10. 10. Grossi, E. and Buscema, M. (2007) Introduction to Artificial Neural Networks. European Journal of Gastroenterology & Hepatology, 19, 1046-1054.

  11. 11. Grossi, E., Marmo, R., Intraligi, M. and Buscema, M. (2008) Artificial Neural Networks for Early Prediction of Mortality in Patients with Non-Variceal Upper GI Bleeding. Medical Informatics Insights, 1, 7-19.

  12. 12. Lahner, E., Intraligi, M., Buscema, M., Centanni, M., Vannella, L., Grossi, E. and Annibale, B. (2008) Artificial Neural Networks in the Recognition of the Presence of Thyroid Disease in Patients with Atrophic Body Gastritis. World Journal of Gastroenterology, 14, 563-568.

  13. 13. Penco, S., Buscema, M., Patrosso, M.C., Marocchi, A. and Grossi, E. (2008) New Application of Intelligent Agents in Sporadic Amyotrophic Lateral Sclerosis Identifies Unexpected Specific Genetic Background. BMC Bioinformatics, 9, 254.

  14. 14. Street, M.E., Grossi, E., Volta, C., Faleschini, E. and Bernasconi, S. (2008) Placental Determinants of Fetal Growth: Identification of Key Factors in the Insulin-Like Growth Factor and Cytokine Systems Using Artificial Neural Networks. BMC Pediatrics, 8, 24.

  15. 15. Buri, L., Hassan, C., Bersani, G., Anti, M., Bianco, M.A., Cipolletta, L., Di Giulio, E., Di Matteo, G., Familiari, L., Ficano, L., Loriga, P., Morini, S., Pietropaolo, V., Zambelli, A., Grossi, E., Intraligi, M., Buscema, M. and SIED Appropriateness Working Group (2010) Appropriateness Guidelines and Predictive Rules to Select Patients for Upper Endoscopy: A Nationwide Multicenter Study. American Journal of Gastroenterology, 105, 1327-1337.

  16. 16. Buscema, M., Grossi, E., Capriotti, M., Babiloni, C. and Rossini, P.M. (2010) The I.F.A.S.T. Model Allows the Prediction of Conversion to Alzheimer Disease in Patients with Mild Cognitive Impairment with High Degree of Accuracy, Current Alzheimer Research. Current Alzheimer Research, 7, 173-187.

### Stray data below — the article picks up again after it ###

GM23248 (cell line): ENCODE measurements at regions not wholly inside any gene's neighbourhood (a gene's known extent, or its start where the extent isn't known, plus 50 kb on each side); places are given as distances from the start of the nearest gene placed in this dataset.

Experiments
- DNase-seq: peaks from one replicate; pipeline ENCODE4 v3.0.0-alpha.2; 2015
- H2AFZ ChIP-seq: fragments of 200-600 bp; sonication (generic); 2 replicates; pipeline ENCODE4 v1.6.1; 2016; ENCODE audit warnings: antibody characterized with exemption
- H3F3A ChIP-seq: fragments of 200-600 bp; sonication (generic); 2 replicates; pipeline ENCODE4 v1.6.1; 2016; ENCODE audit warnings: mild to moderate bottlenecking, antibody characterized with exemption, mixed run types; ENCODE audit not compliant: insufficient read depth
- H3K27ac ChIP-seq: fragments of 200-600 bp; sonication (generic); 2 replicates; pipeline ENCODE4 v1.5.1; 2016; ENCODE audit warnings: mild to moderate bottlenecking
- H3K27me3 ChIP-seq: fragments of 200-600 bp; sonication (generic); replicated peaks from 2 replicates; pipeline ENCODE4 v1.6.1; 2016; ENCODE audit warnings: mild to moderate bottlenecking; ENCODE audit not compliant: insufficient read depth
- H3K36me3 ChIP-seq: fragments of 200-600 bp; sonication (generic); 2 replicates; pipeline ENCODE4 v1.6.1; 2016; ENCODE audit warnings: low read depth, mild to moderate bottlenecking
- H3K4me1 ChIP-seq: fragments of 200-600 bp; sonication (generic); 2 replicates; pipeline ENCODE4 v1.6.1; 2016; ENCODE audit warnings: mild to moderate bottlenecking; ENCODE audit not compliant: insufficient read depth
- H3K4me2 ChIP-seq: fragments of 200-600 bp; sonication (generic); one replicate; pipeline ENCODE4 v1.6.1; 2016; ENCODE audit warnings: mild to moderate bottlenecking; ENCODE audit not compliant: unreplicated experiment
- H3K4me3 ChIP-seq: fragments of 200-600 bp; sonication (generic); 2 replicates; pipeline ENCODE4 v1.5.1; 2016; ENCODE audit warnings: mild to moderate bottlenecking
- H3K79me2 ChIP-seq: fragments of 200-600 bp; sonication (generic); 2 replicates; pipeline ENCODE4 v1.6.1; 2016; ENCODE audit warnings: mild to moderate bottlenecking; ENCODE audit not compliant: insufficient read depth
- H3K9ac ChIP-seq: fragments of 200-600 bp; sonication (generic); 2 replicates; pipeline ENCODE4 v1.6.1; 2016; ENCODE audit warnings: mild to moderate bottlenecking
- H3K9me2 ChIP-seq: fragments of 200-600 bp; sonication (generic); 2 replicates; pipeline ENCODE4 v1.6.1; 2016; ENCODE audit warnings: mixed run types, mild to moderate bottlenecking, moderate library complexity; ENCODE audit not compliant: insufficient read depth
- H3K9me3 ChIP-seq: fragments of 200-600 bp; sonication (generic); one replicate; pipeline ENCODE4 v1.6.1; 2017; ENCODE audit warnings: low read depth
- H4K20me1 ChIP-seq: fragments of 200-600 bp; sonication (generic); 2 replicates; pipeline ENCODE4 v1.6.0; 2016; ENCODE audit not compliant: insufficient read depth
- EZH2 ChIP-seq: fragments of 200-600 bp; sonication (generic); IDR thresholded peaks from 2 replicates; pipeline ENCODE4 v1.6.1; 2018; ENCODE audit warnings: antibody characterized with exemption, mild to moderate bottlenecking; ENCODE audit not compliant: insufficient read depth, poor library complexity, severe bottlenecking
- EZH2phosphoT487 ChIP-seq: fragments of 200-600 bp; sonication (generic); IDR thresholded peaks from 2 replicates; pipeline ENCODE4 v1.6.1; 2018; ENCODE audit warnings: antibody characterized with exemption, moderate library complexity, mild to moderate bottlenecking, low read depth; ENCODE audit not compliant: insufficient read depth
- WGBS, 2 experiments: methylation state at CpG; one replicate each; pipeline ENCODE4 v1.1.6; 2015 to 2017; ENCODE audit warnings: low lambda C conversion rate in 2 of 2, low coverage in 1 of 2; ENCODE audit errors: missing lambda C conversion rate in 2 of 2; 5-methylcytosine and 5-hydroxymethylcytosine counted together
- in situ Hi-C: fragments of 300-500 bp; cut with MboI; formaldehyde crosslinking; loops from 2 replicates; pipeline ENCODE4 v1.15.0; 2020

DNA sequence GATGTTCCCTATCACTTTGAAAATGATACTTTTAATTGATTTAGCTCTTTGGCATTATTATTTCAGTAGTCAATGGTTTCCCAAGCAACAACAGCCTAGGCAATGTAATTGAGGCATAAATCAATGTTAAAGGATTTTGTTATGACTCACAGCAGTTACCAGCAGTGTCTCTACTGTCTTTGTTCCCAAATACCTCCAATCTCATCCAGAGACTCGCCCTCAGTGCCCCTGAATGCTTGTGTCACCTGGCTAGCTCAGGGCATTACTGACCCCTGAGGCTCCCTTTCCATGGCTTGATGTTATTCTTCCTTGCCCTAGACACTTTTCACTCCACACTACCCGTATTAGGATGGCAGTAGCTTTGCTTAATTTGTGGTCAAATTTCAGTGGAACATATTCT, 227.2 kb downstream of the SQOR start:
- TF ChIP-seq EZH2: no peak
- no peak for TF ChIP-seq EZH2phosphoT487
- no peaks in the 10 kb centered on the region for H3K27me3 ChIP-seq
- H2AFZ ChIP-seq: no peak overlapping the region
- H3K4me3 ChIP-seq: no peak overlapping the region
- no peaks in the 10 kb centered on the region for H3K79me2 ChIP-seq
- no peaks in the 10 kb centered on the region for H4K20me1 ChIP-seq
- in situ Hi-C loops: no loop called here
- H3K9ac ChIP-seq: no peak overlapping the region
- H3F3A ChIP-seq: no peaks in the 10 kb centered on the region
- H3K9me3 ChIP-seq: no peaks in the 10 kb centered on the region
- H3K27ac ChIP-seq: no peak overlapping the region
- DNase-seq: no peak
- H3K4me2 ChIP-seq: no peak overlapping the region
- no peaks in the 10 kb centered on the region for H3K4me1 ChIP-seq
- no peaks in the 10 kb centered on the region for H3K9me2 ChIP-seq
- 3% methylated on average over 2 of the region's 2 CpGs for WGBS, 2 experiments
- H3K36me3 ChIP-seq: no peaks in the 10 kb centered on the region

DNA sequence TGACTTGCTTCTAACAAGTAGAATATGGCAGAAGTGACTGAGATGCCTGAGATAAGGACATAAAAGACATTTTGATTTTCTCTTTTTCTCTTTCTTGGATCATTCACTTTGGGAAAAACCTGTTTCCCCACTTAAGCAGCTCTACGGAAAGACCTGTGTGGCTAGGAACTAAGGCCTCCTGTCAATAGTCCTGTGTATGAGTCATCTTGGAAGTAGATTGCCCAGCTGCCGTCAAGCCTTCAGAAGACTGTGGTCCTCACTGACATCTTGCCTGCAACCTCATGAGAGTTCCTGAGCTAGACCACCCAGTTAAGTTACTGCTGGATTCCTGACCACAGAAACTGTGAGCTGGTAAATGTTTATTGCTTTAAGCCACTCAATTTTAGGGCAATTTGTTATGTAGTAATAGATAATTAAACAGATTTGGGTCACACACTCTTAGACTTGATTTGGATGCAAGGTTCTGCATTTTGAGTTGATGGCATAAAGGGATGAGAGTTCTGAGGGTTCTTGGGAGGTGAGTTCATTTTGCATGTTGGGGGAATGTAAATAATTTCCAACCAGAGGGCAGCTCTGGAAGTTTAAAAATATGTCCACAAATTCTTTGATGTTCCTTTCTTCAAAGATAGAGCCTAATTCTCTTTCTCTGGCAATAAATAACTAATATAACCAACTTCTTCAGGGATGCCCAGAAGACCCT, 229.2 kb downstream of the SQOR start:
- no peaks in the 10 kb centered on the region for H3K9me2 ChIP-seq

17. 17. Pace, F., Riegler, G., de Leone, A., Pace, M., Cestari, R., Dominici, P., Grossi, E. and EMERGE Study Group (2010) Is It Possible to Clinically Differentiate Erosive from Nonerosive Reflux Disease Patients? A Study Using an Artificial Neural Networks-Assisted Algorithm. European Journal of Gastroenterology & Hepatology, 22, 1163-1168.

  18. 18. Coppedè, F., Grossi, E., Migheli, F. and Migliore, L. (2010) Polymorphisms in Folate-Metabolizing Genes, Chromosome Damage, and Risk of Down Syndrome in Italian Women: Identification of Key Factors Using Artificial Neural Networks. BMC Medical Genomics, 3, 42.

  19. 19. Rotondano, G., Cipolletta, L. and Grossi, E. (2011) Artificial Neural Networks Accurately Predict Mortality in Patients with Nonvariceal Upper GI Bleeding. Gastrointestinal Endoscopy, 73, 218-226.

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  22. 22. Hastie, T., Tibshirani, R. and Friedman, J.H. (2009) The Elements of Statistical Learning: Data Mining, Inference, and Prediction. Springer-Verlag, New York.

  23. 23. Buscema, P.M. and Benzi, R. (2011) Quakes Prediction Using Highly Non-Linear Systems and a Minimal Dataset. In: Buscema, P.M. and Ruggieri, M., Eds., Advanced Networks, Algorithms and Modeling for Earthquake Prediction, River Publishers, Aalborg, 41-66.

  24. 24. Buscema, P.M., Massini, G. and Maurelli, G. (2015) Artificial Adaptive Systems to Predict the Magnitude of Earthquakes. Bollettino di Geofisica Teorica ed Applicata, 56, 227-256.

  25. 25. Buscema, M., Terzi, S. and Breda, M. (2006) Using Sinusoidal Modulated Weights Improve Feed-Forward Neural Network Performances in Classification and Functional Approximation Problems. WSEAS Transactions on Information Science & Applications, 3, 885-893.

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  27. 27. Buscema, M., Consonni, V., Ballabio, D., Mauri, A., Massini, G., Breda, M. and Todeschini, R. (2014) K-CM: A New Artificial Neural Network. Application to Supervised Pattern Recognition. Chemometrics and Intelligent Laboratory Systems, 138, 110-119.

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  32. 32. Keerthi, S.S., Shevade, S.K., Bhattacharyya, C. and Murthy, K.R.-K. (2001) Improvements to Platt’s SMO Algorithm for SVM Classifier Design. Neural Computation, 13, 637-649.

  33. 33. Keerthi, S.S. and Gilbert, E.G. (2002) Convergence of a Generalized SMO Algorithm for SVM Classifier Design. Machine Learning, 46, 351-360.

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  38. 38. Buscema, M. (2006-2013) TWIST—Input Search and T&T Reverse. Semeion Software 39, Version 4.5.

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  44. 44. Buscema, M., Grossi, E., Bronstein, A., Lodwick, W., Asadi-Zeydabadi, M., Benzi, R. and Newman, F. (2013) A New Algorithm for Identifying Possible Epidemic Sources with Application to the German Escherichia Coli Outbreak. International Journal of Geo-Information, 2, 155-200.